Singer will.i.am describes the Los Angeles neighborhood of Boyle Heights where he grew up as a “wasteland.” He hopes that thanks to science education and tech it can become a place that fosters the next wave of entrepreneurs with the TRANS4M Boyle Heights Initiative.
Backed by $7 million, three-year commitment from Chase, the initiative will help build a center where local teens can learn employable skills in the arts and digital media and explore careers in science, technology, engineering and math.
Chase will donate the first million to i.am angel foundation, a charity founded by will.i.am, to break ground on the center and the rest will go to the other nonprofit partners backing the initiative in years to come.
The Black Eyed Peas frontman has said he’s got a feeling that the TRANS4M Boyle Heights can help launch a multi-talented entrepreneur, such as Thomas Alva Edison.
Finding the “next” Edison may have particular resonance for Laurene Powell Jobs, whose late husband Steve Jobs was called the “modern-day Edison” for his vision and revolutionary products. Powell Jobs co-founded College Track, one of the partners in TRANS4M Boyle Heights. When a friend from graduate school recruited her to act as a volunteer college counselor in 1995, she was “pretty shocked” by the situation at Belmont’s Carlmont High School.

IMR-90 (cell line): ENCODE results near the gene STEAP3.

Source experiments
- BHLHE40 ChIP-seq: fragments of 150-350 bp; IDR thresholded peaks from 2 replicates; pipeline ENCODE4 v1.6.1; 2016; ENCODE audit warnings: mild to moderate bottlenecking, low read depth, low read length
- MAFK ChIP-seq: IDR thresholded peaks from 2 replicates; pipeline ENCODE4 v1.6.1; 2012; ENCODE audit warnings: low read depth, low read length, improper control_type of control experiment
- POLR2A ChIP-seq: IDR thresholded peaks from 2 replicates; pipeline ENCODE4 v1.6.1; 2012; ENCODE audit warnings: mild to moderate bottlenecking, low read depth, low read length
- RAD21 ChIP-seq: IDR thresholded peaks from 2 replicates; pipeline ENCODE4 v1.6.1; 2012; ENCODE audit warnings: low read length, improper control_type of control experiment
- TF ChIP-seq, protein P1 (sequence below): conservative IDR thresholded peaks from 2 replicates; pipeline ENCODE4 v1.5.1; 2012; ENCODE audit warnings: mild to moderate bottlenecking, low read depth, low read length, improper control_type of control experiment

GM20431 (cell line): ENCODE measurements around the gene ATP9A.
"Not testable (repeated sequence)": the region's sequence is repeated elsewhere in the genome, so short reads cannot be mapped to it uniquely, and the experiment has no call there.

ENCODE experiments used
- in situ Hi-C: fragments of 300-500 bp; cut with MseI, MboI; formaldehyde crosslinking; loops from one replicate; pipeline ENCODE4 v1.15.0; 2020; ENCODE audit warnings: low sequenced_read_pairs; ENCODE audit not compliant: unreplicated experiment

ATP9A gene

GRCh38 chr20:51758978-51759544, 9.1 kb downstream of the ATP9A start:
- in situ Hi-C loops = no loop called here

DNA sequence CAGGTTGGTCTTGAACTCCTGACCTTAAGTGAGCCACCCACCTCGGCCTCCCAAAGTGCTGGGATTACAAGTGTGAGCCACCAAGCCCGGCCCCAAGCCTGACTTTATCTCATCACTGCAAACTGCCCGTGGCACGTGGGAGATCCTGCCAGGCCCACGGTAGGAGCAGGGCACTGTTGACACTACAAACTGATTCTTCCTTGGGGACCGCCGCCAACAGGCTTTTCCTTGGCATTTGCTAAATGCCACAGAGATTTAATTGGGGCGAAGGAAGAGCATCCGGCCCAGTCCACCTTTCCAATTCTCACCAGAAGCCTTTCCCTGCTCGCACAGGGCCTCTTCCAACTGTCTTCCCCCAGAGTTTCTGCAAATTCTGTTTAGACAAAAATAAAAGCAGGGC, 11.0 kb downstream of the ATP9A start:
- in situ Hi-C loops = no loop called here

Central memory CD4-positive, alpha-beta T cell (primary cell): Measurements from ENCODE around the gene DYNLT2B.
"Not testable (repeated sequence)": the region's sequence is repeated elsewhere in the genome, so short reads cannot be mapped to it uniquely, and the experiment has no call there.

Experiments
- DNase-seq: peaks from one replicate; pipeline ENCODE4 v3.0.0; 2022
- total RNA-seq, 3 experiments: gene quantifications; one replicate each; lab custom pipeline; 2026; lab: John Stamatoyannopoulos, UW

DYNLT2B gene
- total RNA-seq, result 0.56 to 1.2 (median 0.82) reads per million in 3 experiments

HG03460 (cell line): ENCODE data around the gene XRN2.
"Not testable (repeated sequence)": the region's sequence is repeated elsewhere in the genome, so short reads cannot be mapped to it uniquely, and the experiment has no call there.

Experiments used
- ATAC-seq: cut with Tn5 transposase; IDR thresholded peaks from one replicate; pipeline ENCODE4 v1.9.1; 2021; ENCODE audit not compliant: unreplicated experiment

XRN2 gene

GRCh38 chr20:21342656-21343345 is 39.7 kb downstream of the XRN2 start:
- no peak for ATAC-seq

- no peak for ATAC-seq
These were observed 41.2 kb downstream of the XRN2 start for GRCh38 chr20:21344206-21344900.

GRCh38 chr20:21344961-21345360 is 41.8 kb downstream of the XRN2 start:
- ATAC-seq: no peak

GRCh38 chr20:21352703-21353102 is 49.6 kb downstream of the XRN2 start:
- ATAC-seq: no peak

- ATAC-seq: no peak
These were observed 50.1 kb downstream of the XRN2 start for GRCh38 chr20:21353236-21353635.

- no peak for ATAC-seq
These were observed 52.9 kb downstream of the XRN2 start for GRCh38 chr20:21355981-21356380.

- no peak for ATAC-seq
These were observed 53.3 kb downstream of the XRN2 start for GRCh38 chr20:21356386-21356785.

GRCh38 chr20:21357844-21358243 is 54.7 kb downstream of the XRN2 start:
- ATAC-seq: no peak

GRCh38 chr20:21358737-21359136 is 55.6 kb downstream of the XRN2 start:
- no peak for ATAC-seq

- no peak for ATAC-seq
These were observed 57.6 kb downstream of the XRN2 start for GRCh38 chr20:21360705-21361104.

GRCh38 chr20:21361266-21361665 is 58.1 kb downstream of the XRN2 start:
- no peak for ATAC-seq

“I got very involved in some of the student’s family lives,” Powell Jobs said. “And I really started to understand that this was a much more layered, deep problem in the community. The national education nonprofit currently helps students in East Palo Alto, Oakland, San Francisco, New Orleans and Aurora, Colorado.
Chase and College Track are currently in the planning stages for a range of student focused programs, including those that touch on internship, mentoring and financial education, Chase spokesperson Gary Kishner said. Chase will also offer jobs and workplace experiences to College Track students through a Chase internship program that is expected to launch in fall 2012.
“We have been in Boyle Heights for years, but through will.i.am’s vision and our partners together addressing multiple issues that afflict the community, we think we can make remarkable change in a short period of time. At Chase, we think we can scale this model to other communities we serve,” said Kimberly Davis, President of the JPMorgan Chase Foundation.
The main goal of the initiative for Will.i.am is to “get the kids to go to school and turn them into entrepreneurs.”
“Neighborhoods change when there’s education and opportunity, then you know how to take your dream and turn it into reality.”
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